By early September, even after the United Nations had negotiated a cease-fire, the students still could not return home because air travel into Lebanon was nearly impossible, and only through neighboring Jordan.
One student, Grace Khatcherian, had gone to California to stay with an aunt, at her family’s urging. “It’s so confusing,” Khatcherian said, in a telephone interview. “You come with a suitcase for seven weeks and you don’t know when, or if, you are going back.”
During the day, Shivnan’s challenge was to keep the students connected to Hopkins, engaged in worthwhile work and moving toward their own goals of being healthcare leaders upon their return. The students focused their attention on attending graduate level nursing courses and participating in rotations at Johns Hopkins Hospital, and they received guidance on their individual master’s theses. They were not licensed to work in the U.S., so they could not seek employment.
Rafika Zaatari, a 24-year-old student from Beirut, who specializes in pulmonary intensive care, says the time in the U.S. helped her understand further the role of the clinical nurse specialist. In the U.S., the clinical nurse specialist is an advanced practice nurse role that com-bines clinical practice, education, and research.
“We have studied the theory and we have read about it,” Zaatari says. “We have not seen it in practice.”
Upon return to Lebanon, the five nursing students will become among the first clinical nurse specialists in their country, each becoming education and research experts in their respective fields of HIV/AIDS, pain management, pulmonary intensive care, oncology and geriatrics.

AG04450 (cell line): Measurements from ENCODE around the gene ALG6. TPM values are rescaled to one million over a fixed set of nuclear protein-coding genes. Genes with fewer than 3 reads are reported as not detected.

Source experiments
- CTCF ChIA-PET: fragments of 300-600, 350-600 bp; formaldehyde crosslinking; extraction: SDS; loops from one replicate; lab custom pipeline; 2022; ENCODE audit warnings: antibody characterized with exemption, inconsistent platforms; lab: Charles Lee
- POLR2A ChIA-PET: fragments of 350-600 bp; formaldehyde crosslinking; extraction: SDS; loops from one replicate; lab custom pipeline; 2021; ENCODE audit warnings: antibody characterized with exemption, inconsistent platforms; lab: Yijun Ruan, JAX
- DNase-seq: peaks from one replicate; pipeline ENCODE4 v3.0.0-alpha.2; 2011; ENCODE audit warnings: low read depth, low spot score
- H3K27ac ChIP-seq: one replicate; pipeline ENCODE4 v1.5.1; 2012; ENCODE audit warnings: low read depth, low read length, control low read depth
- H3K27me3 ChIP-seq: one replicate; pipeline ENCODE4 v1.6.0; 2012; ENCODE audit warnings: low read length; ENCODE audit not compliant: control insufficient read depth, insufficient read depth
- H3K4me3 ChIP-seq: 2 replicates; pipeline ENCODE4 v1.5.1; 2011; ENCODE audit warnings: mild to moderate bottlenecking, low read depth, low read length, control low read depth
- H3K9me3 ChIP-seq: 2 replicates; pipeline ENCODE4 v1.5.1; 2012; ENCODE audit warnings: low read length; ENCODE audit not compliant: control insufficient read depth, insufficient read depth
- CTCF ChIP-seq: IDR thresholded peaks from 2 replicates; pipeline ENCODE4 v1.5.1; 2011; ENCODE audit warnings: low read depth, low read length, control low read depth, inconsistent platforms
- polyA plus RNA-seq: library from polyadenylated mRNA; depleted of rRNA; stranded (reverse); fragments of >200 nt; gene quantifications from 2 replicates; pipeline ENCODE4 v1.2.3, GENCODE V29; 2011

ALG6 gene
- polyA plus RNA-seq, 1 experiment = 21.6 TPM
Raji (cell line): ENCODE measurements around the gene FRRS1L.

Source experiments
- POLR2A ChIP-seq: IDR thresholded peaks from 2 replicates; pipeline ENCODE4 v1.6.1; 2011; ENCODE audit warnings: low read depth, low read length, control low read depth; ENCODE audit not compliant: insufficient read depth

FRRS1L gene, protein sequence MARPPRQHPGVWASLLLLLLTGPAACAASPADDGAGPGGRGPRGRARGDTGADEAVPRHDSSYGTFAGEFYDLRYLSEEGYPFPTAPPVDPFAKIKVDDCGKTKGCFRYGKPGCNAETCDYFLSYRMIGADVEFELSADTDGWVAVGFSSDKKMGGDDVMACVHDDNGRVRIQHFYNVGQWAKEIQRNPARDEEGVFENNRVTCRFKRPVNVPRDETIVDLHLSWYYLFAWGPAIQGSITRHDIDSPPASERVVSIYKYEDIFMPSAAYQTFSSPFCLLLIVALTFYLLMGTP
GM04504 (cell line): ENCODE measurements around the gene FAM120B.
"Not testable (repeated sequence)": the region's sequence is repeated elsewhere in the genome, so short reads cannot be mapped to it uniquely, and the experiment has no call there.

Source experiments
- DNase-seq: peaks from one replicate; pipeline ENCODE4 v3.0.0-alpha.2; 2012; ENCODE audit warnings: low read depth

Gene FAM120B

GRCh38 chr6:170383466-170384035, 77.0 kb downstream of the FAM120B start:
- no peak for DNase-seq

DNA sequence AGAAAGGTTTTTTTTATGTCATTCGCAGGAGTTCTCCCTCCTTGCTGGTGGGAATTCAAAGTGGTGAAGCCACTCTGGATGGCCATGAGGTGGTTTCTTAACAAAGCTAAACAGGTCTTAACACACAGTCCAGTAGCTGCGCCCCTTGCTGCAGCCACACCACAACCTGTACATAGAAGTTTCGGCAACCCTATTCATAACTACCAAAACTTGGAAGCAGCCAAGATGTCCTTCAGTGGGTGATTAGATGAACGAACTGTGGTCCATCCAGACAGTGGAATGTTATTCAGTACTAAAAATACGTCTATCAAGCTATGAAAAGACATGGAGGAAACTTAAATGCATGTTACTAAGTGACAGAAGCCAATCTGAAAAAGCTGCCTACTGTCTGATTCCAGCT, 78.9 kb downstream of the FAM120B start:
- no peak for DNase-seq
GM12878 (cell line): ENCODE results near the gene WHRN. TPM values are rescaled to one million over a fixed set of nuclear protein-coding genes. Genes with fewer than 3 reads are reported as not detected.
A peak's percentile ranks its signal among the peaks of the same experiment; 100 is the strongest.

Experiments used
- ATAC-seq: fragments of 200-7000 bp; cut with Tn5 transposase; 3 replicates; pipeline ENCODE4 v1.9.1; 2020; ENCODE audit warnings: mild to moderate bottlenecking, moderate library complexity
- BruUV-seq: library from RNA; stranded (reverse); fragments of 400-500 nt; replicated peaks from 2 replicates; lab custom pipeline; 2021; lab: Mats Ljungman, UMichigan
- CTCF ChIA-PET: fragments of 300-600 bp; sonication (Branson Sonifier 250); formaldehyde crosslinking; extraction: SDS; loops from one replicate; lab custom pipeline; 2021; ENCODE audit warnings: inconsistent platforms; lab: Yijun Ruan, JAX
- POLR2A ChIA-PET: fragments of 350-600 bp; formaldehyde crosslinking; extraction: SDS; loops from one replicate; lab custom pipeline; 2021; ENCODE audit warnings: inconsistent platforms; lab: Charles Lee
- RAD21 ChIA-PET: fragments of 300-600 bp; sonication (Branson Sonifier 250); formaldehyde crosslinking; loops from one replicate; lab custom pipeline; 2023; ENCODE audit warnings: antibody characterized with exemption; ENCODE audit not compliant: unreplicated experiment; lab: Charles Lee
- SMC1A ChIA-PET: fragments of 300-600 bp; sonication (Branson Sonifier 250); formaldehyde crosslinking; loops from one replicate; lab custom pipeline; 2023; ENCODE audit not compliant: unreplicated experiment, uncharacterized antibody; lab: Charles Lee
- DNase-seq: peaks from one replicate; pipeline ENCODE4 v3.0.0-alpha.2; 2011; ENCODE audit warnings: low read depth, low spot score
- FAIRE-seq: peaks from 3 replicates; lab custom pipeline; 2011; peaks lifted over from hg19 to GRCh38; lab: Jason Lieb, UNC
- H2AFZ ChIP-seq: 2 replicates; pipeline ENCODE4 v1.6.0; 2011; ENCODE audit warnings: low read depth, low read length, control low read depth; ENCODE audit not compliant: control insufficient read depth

The student exchange is part of a broader initiative between the Johns Hopkins University School of Nursing and AUB Nursing School to support education, research and nursing practice in Lebanon. JHUSON faculty and a nursing graduate student, for example, have helped develop plans for an AUB Center for Community-Based Care. Hopkins Nursing faculty also have explored ways to help AUB faculty conduct scientific research—a key step toward developing doctoral programs for nursing and medical students there.
Both Hopkins administrators and the AUB nursing students say the crisis came with a silver lining. “The relations between Hopkins and AUB will be even stronger as a result of this crisis,” Gharzeddine says. “When I speak with my professors at home, every day they say they are proud of Hopkins. They feel safe sending their students here.”
Postscript: The students had planned to return home on July 23, 2006. It wasn’t until September 9 that Rafika Zaatari and Suha Ballout returned to Lebanon via Jordan. On October 21, Sarah Abboud and Rida Gharzeddine were able to fly directly from the United States into Beirut’s International Airport. In a recent e-mail to the SON, Abboud notes that she misses “the peace of mind that one can live with in the States, and not having to worry about basic things like we do over here.”
Grace Khatcherian, who traveled to Ventura, CA to stay with her aunt during the crisis, remains there and now has a contract to begin working at a local hospital.